A potash company says it has signed a water deal with the City of Regina that could be worth $200 million over 45 years.

Western Potash wants to build a potash mine 30 kilometres southeast of the city. Known as the Milestone project, it will be a solution mine in which the salty mineral is flushed out with water and dried on the surface.

Uses treated sewage

Under a "definite agreement" the company says it signed earlier this week, the city will provide up to 60,000 cubic metres per day of effluent — treated sewage. That's the equivalent of 24 Olympic-sized swimming pools of liquid per day.

The company plans to build a pipeline to transport the liquid to the mine, which is still in the planning stages.

The treated sewage would otherwise end up in Wascana Creek, so the diversion is expected to improve creek water quality, but also lower the water level, according to city and company officials.

More studies to be done

Western Potash said Monday it is completing a feasibility study to proceed with the mine. City councillors gave preliminary approval to the water deal in June.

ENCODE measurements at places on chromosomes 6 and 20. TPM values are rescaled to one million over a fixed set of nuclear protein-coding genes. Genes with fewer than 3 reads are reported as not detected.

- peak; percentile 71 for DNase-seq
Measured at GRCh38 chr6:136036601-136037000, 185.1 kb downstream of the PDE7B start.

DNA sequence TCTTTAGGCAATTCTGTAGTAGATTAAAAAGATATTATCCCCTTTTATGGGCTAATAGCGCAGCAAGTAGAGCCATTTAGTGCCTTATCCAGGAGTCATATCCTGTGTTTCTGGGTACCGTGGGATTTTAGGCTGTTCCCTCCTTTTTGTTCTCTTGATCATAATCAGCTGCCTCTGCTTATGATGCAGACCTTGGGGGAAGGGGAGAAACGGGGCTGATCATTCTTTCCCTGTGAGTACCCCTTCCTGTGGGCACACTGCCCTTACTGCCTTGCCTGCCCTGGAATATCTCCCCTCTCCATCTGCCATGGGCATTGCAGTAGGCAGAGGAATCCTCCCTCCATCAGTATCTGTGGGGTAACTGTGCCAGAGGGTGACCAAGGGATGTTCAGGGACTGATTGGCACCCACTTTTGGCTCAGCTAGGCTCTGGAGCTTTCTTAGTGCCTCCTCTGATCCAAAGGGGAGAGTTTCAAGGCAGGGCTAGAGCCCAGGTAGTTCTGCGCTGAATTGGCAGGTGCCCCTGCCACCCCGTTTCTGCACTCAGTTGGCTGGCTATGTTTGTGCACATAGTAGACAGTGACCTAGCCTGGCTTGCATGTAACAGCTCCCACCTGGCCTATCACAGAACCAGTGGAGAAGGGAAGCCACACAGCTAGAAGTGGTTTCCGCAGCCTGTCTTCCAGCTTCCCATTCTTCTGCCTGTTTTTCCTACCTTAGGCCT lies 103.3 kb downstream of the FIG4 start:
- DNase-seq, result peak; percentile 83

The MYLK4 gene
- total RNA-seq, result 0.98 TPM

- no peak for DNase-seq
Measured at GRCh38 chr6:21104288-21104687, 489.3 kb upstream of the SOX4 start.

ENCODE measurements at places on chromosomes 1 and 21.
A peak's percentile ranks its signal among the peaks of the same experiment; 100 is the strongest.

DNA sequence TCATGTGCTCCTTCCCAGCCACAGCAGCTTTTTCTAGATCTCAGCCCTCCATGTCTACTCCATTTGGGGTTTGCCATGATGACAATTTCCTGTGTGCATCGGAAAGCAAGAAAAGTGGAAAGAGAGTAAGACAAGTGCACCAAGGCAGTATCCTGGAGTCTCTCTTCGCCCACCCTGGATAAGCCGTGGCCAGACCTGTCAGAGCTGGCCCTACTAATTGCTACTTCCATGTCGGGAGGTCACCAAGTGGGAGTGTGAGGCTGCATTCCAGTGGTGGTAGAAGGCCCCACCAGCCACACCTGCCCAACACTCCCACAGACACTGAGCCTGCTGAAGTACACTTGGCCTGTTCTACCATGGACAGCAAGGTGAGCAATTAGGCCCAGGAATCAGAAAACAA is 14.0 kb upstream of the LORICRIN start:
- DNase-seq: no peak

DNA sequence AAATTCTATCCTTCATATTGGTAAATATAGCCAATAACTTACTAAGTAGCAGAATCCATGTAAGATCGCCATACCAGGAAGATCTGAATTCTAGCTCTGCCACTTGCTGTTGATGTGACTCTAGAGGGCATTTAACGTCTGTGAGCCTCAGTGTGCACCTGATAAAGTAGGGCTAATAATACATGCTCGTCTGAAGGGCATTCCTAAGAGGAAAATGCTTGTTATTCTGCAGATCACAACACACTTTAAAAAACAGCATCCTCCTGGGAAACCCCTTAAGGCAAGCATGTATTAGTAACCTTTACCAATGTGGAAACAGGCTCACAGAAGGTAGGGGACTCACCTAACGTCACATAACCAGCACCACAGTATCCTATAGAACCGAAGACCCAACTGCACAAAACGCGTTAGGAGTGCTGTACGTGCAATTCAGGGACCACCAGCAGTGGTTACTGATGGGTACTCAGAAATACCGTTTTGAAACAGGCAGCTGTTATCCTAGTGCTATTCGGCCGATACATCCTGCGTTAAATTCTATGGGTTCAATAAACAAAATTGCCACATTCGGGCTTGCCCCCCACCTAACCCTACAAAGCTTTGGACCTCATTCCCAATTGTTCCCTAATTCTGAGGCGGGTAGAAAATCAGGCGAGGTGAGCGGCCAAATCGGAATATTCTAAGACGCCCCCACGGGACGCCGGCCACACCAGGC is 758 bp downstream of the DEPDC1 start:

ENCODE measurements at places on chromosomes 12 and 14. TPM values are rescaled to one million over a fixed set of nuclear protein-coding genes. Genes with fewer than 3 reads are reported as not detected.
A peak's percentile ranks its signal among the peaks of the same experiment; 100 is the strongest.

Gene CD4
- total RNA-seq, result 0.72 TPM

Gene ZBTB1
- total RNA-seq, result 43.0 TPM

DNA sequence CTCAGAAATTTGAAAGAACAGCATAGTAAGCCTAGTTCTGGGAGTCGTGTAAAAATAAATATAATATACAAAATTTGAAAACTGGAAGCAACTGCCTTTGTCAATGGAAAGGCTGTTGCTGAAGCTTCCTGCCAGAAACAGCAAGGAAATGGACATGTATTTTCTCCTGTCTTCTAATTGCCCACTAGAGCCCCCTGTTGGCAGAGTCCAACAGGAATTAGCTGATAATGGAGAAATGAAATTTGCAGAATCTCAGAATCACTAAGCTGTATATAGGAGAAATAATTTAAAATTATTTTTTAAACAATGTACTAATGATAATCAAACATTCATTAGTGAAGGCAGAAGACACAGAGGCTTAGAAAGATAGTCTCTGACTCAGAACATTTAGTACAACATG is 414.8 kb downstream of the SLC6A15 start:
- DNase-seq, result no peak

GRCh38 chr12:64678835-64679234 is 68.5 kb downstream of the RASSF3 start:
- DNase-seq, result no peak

"Western Potash Corp. remains involved in ongoing negotiation with numerous parties, any of which could lead to equity and debt financings, joint ventures, takeovers or other types of merger transactions to advance the development of the Milestone project," the company said in a news release.

Although the deal is potentially worth hundreds of millions of dollars to city coffers over the long term, it could be years before the money starts flowing.

However, Western Potash has paid the city $500,000 as a "commitment fee," the company said.